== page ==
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West J Med. Aug 2000; 173(2): 92–93.
PMCID: PMC1071009

Smoke alarms and prevention of house-fire—related deaths and injuries

Smoke alarms have saved thousands of lives in the United States since their introduction and widespread use during the past 2 decades. The good news is that more than 90% of homes in the United States now have at least 1 smoke alarm.1 The bad news is that a substantial proportion of those smoke alarms do not work. In on-sitesurveys of homes with smoke alarms, about 25% to 30% of the alarms did not function when tested.2 Some failures are due to malfunction of the alarm itself, some are due to a dead battery, and some do not function because the battery has been removed.2,3The study by Fazzini and colleagues is particularly relevant for the last group.

The authors compared the rate of false alarms (or “nuisancealarms”) between ionization-type and photoelectric-type smoke alarms that had been installed in low-income homes in 4 small villages in Alaska. Six months after installation, more than 90% of the homes with ionization-typealarms had experienced false alarms, mostly from cooking, and 19% had been disconnected, presumably because of the nuisance alarms. The comparison group with photoelectric alarms had low rates of nuisance alarms (11%) and battery removal (4%). Whereas these differences are statistically significant and important, the data should be interpreted with caution because of the unique nature of the population studied. The rates of nuisance alarms and battery removal found in Alaska are severalfold higher than previously seen4 and may be due to several unusual characteristics of this population in Alaska and the methods used in the study.

The homes in the study were small, averaging less than 1,000 sq ft of living space. As a result, the distance between the kitchen and the alarm was short, a factor known to increase the chance of a nuisance alarm from cooking.5,6In addition, most of the nuisance alarms were due to frying, which results in more smoke than other forms of cooking. If the practice of frying food was more prevalent in the villages with ionization-type alarms, this could have accounted for much of the difference between the 2 groups, with the difference being magnified by the proximity of the alarm to the kitchen. In addition, differences in the presence of effective exhaust fans may have influenced the rate of false alarms.

Another unusual finding from the study is the high proportion of the homes in which the alarm battery had been removed, even though the incidence of nuisance alarms appears to have been an average of only slightly more than 1per home (69 nuisance alarms in 54 homes, with at least 1 nuisance alarm). The authors report that the alarms had silence buttons that disable the alarm for10 minutes, allowing the smoke to be cleared; yet, the batteries were removed.This raises the question of whether the people in the homes with these alarms knew how to silence them. In our experience, some alarms are difficult to silence without specific knowledge of where to press on them and how long to press to silence them. Perhaps better instruction about the method of silencing the alarm would decrease the chance of battery removal for nuisance alarms in this setting.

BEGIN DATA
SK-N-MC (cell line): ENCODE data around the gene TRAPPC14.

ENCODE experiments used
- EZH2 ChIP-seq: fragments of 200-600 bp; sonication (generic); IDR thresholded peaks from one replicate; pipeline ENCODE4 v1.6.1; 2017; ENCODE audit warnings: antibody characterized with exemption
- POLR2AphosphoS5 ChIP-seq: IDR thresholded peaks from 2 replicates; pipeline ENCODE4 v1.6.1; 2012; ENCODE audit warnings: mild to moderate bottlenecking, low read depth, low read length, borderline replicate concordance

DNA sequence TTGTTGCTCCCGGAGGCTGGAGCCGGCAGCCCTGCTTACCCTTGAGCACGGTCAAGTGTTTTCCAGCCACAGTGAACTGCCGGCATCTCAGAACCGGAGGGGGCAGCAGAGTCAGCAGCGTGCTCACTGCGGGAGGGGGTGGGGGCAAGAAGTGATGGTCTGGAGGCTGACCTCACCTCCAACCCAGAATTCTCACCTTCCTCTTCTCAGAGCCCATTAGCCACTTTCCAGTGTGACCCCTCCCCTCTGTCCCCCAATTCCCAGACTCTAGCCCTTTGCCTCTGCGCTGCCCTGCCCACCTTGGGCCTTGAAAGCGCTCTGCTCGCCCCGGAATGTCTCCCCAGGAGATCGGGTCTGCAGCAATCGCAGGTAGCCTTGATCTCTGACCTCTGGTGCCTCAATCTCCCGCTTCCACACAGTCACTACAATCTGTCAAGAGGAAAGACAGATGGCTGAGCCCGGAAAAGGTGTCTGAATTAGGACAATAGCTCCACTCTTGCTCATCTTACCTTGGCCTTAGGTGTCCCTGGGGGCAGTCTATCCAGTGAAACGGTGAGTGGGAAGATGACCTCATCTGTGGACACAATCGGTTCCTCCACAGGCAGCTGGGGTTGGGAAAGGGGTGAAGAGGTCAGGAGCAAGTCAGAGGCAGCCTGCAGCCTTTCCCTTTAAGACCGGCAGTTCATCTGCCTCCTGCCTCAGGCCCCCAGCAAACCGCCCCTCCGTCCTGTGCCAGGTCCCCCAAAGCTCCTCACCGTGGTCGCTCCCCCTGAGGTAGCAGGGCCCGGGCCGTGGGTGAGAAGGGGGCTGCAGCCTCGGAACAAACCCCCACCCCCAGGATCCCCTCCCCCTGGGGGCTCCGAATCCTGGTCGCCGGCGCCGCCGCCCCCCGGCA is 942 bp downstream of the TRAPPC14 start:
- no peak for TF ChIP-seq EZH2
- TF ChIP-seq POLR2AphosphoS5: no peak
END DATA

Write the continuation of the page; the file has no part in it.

These issues are important because photoelectric alarms cost almost twice what ionization alarms cost, so only half as many homes can be protected within a given budget. The findings of Fazzini and colleagues need to be confirmed and replicated in other populations to weigh the relative costs and benefits of ionization against photoelectric alarms.

Smoke alarms will probably continue for the foreseeable future to be one of the most important means of preventing fire-related deaths. Homes at highest risk of fire and fire-related deaths and injuries are those least likely to have smoke alarms—that is, homes in the lowest socio-economic neighborhoods and those of substandard quality.7,8Identifying those homes and ensuring that they have smoke alarms installed are challenging public health issues. Systematic use of surveillance data to identify deaths and injuries due to house fires is essential to focus resources into neighborhoods at greatest risk and where the greatest benefit may be inured. Once identified, these areas can be the target of efforts to increase the prevalence of smoke alarms, such as through mass smoke alarm distributions.4,9,10,11

The opportunity exists to mobilize our collective efforts with the goal of eliminating deaths related to house fires in the United States. A multifaceted approach to elimination should include the distribution of smoke alarms, education about fire prevention, legislation to require smoke alarms in all existing residences and fire sprinkler installation where possible, enforcement of existing codes, and development of new and better long-lived smoke alarms. Such an approach can take us well along the road to eliminating deaths related to house fires.

Primary care physicians can play an important role in this preventive effort in at least 2ways.12 First, physicians can educate patients about the importance of fire prevention, escape plans, and smoke alarms, including issues about nuisance alarms and how to deal with them. Second, physicians can advocate for a community-based approach to try to reach those persons at greatest risk through programs such as smoke alarm distributions. Through a collaborative approach among physicians, public health agencies, fire departments, private industry, and volunteer groups such as the Red Cross, house-fire—related deaths may one day become as rare as some vaccine-preventable diseases.


Competing interests: None declared.


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